Despite the bright blue sky and the sun’s brilliance dazzling from millions of ice crystals in the fresh skiff of snow, I felt crushed by life’s burdens as I trudged alone along Rabbit Lane.  The burdens of being a husband and provider and father to seven children.  The burdens of being legal counsel to a busy, growing city.  The burdens of maintaining a home, of participating in my church, and of being scoutmaster to a local boy scout troop.  The burdens of being human.  While the sky above me opened wide to space, these responsibilities bore down heavily upon my heart.  They seemed to darken my very sky. Continue reading

Summer Corn

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On many a summer evening, as the dry air began to cool, the children found me in the garden sitting on a picnic chair hidden between rows of corn stalks, munching on cobs of raw sweet corn.  That is as close to bliss as I’ve ever come.  One day I yielded to the impulse to lie on my back in the dirt between the corn rows, close my eyes, and just listen.  It took me years to put the experience into words, but I finally managed (hopefully) with “Summer Corn.”  As the poem seeks to share with an anonymous companion, so now I share with you.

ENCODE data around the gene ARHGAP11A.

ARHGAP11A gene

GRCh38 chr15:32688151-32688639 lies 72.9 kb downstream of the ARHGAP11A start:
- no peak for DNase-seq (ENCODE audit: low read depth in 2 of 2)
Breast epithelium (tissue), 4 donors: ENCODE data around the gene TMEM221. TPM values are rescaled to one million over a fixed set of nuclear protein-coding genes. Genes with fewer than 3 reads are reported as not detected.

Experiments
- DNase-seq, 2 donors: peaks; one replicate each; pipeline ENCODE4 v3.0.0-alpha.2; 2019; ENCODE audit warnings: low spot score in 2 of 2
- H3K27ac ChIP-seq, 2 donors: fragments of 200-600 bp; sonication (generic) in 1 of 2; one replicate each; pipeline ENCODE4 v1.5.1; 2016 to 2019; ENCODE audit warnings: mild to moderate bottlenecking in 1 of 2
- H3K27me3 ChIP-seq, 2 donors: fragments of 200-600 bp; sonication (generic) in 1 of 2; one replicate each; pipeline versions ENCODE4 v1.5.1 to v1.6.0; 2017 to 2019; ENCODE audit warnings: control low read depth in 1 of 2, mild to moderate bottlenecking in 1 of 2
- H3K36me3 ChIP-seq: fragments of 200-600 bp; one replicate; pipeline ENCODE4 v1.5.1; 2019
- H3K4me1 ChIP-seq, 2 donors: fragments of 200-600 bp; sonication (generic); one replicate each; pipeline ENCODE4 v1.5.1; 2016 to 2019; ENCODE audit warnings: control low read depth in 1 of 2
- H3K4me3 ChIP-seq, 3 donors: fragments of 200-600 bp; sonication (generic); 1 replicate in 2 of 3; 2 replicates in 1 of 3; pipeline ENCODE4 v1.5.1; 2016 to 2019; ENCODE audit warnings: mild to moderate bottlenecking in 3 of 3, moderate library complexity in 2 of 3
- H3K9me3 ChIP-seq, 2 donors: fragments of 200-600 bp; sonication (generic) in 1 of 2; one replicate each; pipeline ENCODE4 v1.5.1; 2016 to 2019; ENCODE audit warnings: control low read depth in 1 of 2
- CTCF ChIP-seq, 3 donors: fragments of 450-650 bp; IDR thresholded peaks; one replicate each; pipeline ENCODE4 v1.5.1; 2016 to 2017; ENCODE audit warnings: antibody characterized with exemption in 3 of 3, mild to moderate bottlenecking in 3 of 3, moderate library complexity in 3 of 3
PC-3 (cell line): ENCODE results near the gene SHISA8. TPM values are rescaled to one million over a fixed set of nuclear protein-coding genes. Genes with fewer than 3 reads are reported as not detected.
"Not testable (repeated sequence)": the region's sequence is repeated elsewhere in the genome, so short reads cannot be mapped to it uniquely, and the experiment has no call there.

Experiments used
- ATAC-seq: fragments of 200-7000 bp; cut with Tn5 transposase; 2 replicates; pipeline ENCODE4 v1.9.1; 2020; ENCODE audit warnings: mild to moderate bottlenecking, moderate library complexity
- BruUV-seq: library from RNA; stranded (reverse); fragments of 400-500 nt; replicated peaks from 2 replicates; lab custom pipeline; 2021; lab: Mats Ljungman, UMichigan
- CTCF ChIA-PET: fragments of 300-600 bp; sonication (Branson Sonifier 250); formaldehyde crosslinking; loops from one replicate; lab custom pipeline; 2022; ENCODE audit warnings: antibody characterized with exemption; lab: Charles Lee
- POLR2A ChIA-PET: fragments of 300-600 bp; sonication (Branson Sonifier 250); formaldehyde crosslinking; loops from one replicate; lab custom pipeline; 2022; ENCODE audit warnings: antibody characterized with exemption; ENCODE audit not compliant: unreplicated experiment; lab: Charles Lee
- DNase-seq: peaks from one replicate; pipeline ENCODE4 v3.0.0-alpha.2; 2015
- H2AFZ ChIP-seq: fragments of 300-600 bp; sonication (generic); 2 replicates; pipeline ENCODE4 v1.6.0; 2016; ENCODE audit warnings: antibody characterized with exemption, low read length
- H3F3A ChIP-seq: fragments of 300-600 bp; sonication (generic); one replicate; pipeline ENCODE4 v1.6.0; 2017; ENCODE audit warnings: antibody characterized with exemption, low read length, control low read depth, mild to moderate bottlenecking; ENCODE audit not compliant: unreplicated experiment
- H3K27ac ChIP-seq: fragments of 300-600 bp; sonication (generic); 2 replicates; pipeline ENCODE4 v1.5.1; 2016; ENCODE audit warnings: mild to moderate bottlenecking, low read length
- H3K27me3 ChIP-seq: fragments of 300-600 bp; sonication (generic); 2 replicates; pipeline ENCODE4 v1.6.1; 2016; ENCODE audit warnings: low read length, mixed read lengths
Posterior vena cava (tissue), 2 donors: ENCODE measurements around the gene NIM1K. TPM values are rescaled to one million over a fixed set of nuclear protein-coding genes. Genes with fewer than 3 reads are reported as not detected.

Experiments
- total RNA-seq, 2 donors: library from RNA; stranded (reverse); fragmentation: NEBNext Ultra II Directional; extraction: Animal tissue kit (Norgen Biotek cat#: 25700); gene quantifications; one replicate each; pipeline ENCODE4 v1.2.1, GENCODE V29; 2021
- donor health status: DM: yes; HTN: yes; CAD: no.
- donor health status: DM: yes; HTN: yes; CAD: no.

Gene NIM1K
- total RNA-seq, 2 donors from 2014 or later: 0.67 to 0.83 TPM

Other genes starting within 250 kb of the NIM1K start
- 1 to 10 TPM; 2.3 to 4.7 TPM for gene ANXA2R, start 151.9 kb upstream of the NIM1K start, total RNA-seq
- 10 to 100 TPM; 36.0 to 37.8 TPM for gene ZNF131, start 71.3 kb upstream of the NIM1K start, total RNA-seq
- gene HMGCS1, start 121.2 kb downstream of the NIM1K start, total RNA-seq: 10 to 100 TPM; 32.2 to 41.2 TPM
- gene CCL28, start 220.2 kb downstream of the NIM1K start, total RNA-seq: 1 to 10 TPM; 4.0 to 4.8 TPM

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Summer Corn

Lie with me between the rows of summer corn.
Don’t speak, yet.
Listen:
to the raspy hum of bees gathering pollen from pregnant, golden tassels,
to the hoarse soft rubbing of coarse green leaves in the imperceptible breeze,
to the plinking rain of locust droppings upon the soft soil.
Listen:
to the neighbor’s angus wieners bemoaning their separation,
to the pretty chukars heckling from the chicken coop,
to the blood pulsing in your ears, coursing through your brain.
Don’t speak, now.
Reach to touch my hand.
Listen to the world
from within the rows of summer corn.